In most modern browsers you can hit Ctrl+the minus key (or Command/Apple+the minus key on a Mac) to shrink the text of a selected browser window. Or you can go into your monitor settings and raise the resolution of your screen a bit.

    Anonymous 6:49 PM  

    BaTchelor? How about spelling degree?

    Anonymous 6:49 PM  


    Scratch that text size trick. It no longer seems to work for me with the new (blech) online puzzle format. It used to. Your best bet is changing your screen resolution.

    Chaz 7:50 PM  

    Oh, boo hoo hoo. Teaching is sooo hard. Yes, your particular niche in the teaching world is so much harder, yet you're so much better at it than all the others, but still, boo hoo hoo.

    You want to know what's hard? Being a somewhat long in the tooth dissolute trust fund child. You've no idea how hard. Just waking up every day with your 1000th +1 sequential hangover - all you teachers would die then and there. You all just try doing that. Then you all try keeping up to date with, no, staying ahead of every damned trend in clothes, hot new vacation spots, new designer drugs. You all would fall by the wayside within a week.

    As I said, boo hoo hoo.

    Posterior Sulcus 8:31 PM  

    Perhaps they could work on a captcha to prove you aren't stupid.

    Leapfinger 8:50 PM  

    @AliasZ, you are finding Special ThankYou present from Kazakhstan Bureau of Tourism in mail box very very soon. Leader of Kazakhstan say he grasp you same way you grasp him.

    Charles Flaster 9:11 PM  

    EZ in 15 minutes.Proper names were all in my 70 year old wheelhouse.Wife and I lived on East Side of Manhattan when first married and started doing NY Times puzzles right there.
    Crosswordese--Anton Chekhov or Bruckner,Ent and Soya.
    Crosswordease---Srta,Edna(Ferber), Eta or Etd and Italo.
    Get Smart was a great spy tongue in cheek comedy of the sixties.Most of its "Gadgets" are commonplace today-----cell phones, computers, high speed elevators ,Skype etc...
    Great job PAC.

    Zeke 9:38 PM  

    @Posterior - Then what would you do?

    Seriously, there's such a thing as satire. Chaz's offering wasn't exactly Shavian, but was good enough for this page.

    sanfranman59 10:07 PM  

    This week's relative difficulty ratings. See my 8/1/2009 post for an explanation and my 10/15/2012 post for an explanation of a tweak I've made to my method. In a nutshell, the higher the ratio, the higher this week's median solve time is relative to the average for the corresponding day of the week.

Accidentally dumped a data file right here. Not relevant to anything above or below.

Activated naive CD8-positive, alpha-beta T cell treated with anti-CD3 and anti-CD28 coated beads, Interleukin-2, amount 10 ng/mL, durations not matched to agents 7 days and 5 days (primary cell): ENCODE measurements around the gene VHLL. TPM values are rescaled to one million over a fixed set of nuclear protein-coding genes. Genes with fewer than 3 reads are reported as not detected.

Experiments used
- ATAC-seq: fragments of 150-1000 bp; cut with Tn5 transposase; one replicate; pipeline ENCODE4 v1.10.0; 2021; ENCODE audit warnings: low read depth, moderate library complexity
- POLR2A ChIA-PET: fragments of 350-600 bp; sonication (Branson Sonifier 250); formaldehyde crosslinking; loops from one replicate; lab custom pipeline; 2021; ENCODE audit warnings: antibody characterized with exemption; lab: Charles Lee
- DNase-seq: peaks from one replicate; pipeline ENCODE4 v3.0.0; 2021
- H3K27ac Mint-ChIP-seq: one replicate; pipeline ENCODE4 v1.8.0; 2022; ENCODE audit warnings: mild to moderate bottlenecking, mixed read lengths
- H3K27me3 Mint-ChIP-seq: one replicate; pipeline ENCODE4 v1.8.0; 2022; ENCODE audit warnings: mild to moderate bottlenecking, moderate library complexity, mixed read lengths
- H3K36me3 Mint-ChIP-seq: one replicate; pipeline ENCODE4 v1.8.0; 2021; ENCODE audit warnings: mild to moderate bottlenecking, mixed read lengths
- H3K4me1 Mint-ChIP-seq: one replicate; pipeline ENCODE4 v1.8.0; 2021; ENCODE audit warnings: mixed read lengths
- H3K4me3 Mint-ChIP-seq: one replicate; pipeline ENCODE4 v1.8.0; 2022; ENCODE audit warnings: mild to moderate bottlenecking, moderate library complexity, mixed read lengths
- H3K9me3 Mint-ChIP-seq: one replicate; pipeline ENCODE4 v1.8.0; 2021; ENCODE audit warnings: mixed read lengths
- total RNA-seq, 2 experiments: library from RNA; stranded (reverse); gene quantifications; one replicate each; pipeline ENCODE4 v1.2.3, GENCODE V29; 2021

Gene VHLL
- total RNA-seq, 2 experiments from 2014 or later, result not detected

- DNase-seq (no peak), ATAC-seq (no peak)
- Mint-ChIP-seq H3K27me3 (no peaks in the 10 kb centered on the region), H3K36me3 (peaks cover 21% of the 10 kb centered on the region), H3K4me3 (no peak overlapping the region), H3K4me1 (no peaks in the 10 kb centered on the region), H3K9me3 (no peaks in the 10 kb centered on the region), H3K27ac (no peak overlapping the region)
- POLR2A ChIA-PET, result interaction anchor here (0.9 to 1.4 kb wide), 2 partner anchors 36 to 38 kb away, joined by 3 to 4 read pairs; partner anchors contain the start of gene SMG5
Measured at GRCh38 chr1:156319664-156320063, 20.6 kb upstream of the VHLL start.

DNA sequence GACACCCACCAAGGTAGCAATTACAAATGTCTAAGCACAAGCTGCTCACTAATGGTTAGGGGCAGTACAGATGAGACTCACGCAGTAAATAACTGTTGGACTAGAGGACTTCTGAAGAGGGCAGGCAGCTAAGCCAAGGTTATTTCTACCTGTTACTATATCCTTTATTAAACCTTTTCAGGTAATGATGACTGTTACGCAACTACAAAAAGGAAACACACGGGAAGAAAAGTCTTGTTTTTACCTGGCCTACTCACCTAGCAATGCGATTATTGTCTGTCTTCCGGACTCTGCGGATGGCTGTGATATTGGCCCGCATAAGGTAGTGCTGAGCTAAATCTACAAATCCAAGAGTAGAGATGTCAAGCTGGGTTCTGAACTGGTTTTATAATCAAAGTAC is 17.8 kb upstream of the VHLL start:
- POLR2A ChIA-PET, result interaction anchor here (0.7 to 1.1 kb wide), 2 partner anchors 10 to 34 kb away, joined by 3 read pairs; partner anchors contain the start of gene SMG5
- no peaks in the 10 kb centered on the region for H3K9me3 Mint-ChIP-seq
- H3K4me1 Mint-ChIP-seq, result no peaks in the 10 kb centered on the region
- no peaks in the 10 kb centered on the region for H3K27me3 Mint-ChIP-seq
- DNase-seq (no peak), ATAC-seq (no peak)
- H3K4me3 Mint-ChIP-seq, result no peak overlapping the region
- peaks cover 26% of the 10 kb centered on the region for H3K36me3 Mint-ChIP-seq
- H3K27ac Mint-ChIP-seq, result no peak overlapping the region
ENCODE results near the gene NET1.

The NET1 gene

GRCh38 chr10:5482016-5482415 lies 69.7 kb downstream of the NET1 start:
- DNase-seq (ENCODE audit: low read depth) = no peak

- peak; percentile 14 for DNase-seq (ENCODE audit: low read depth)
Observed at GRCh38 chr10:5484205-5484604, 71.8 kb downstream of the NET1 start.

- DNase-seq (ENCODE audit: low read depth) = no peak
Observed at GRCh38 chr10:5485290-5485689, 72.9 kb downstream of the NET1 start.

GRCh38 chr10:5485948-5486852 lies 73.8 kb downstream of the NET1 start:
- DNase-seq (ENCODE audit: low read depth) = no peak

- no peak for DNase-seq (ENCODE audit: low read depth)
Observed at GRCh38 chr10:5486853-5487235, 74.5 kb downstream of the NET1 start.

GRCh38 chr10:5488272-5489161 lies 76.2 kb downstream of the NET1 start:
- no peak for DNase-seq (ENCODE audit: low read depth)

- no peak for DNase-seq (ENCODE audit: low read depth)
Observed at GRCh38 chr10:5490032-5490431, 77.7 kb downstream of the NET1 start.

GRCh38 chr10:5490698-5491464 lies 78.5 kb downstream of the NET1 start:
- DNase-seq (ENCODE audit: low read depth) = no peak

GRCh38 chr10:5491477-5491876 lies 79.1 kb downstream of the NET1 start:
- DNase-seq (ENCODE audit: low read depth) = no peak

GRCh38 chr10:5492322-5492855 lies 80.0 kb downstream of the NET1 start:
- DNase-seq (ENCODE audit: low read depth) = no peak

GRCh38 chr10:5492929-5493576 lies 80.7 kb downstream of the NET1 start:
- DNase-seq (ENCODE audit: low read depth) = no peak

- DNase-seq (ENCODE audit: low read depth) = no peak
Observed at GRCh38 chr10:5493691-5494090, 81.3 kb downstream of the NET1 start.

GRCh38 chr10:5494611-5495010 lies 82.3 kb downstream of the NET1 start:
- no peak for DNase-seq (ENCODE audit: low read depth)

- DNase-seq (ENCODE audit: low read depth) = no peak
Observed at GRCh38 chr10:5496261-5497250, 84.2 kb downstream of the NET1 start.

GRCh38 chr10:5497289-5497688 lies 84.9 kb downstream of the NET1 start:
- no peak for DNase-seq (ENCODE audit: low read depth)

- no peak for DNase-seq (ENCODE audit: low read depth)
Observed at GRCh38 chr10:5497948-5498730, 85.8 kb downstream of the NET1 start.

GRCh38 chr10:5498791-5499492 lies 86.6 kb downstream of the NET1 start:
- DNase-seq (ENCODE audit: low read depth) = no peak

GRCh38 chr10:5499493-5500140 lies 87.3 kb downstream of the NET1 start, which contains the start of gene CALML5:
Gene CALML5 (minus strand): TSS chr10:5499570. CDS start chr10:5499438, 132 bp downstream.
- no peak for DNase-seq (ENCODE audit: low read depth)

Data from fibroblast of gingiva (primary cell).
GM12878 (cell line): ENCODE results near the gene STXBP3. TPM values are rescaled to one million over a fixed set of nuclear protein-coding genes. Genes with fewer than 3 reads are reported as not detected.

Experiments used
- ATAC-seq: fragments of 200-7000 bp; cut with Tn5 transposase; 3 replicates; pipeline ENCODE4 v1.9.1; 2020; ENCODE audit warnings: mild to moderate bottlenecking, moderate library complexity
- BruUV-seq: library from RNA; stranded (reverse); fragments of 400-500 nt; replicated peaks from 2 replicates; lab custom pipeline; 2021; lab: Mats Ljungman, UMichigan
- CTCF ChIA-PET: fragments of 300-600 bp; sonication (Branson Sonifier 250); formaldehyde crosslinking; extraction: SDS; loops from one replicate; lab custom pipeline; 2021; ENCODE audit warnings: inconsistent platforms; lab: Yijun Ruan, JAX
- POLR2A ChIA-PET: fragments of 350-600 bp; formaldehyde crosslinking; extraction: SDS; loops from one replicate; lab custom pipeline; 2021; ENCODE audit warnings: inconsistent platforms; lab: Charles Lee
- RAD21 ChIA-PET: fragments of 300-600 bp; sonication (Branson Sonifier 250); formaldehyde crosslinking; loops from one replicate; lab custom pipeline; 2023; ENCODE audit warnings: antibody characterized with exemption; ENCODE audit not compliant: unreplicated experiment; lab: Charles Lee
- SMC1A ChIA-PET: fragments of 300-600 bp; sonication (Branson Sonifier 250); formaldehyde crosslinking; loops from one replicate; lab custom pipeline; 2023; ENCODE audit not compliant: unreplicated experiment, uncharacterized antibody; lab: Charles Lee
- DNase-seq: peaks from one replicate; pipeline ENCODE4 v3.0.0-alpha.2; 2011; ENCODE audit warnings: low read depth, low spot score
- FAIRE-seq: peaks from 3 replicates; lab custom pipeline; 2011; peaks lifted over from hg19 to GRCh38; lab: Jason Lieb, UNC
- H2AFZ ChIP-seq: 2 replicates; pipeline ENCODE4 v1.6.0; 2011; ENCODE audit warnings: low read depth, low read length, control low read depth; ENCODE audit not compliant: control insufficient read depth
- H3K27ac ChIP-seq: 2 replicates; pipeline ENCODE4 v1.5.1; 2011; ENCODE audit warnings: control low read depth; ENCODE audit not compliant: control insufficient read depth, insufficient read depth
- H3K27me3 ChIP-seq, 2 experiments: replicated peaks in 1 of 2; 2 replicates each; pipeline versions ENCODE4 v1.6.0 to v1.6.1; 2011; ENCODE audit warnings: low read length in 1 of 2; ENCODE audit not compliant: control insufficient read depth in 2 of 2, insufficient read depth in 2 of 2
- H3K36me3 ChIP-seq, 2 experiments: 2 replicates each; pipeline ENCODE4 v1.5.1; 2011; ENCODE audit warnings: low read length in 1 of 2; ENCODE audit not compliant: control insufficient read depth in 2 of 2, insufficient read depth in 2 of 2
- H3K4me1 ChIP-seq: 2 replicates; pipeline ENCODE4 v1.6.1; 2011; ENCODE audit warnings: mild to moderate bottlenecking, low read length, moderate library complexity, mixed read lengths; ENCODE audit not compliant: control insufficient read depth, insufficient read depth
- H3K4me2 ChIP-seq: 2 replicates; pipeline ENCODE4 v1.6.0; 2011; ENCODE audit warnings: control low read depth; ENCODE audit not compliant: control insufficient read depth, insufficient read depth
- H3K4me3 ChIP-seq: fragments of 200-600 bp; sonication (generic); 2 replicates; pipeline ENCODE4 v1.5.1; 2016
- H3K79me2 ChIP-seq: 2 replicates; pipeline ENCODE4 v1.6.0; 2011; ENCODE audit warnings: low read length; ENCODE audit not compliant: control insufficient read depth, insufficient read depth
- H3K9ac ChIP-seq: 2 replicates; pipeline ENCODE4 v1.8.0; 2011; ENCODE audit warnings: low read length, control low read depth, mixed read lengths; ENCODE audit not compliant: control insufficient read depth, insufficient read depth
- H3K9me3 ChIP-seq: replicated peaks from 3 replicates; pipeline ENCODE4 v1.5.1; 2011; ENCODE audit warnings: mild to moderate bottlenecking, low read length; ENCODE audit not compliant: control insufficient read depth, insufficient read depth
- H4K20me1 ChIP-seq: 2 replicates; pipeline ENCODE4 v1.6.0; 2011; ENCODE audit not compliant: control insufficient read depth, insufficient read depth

All solvers (this week's median solve time, average for day of week, ratio, percentile, rating)

    Mon 7:40, 6:02, 1.27, 98%, Challenging (5th highest ratio of 243 Mondays)
    Tue 8:11, 7:54, 1.04, 61%, Medium-Challenging
    Wed 12:10, 9:31, 1.28, 93%, Challenging

    Top 100 solvers

    Mon 5:20, 3:57, 1.35, 100%, Challenging (highest ratio of 243 Mondays)
    Tue 5:27, 5:24, 1.01, 52%, Medium
    Wed 7:25, 6:08, 1.21, 90%, Challenging

    A Posteriori 10:52 PM  

    That's damning with faint praise. Which I elected not to do.

    The fact that you liked it does not necessitate your defending it, but if you have time to fill...

    Captain Obvious 11:35 PM  

    @A Post.. The fact that you didn't like it doest not necessitate your damning it, but if you have time to fill...

    I too am wondering what you're going to do when the invent a captcha that necessitates actual intelligence to get past it.

    Anonymous 4:39 AM  

    I've been staring at the theme answers for 5 minutes now and I don't get the revealer.

    What does HEADSTARTS have to do with bathrooms? Was it the clue to look at the head of the words? I would have never gotten bathrooms at all.

    spacecraft 11:12 AM  

    @anon 4:39: You were never in the Navy. Aboardship, the bathroom is called the HEAD. Origin? That's another story.

    W.C.'s claim to fame is Jack Paar's iconic reference, which somehow rattled the censors of the day. Ended his career. "Go" figure.

    YEAH, I "enjoyed the go," as the Charmin bears would say. Some of the cluing looked like it was trying to get a HEADSTART on the weekend, which put this one in the medium, leaning a bit toward chalenging, category. Agree that KAZAKHSTAN is no less than a tour de force, but that the price for all this is lots of iffy fill.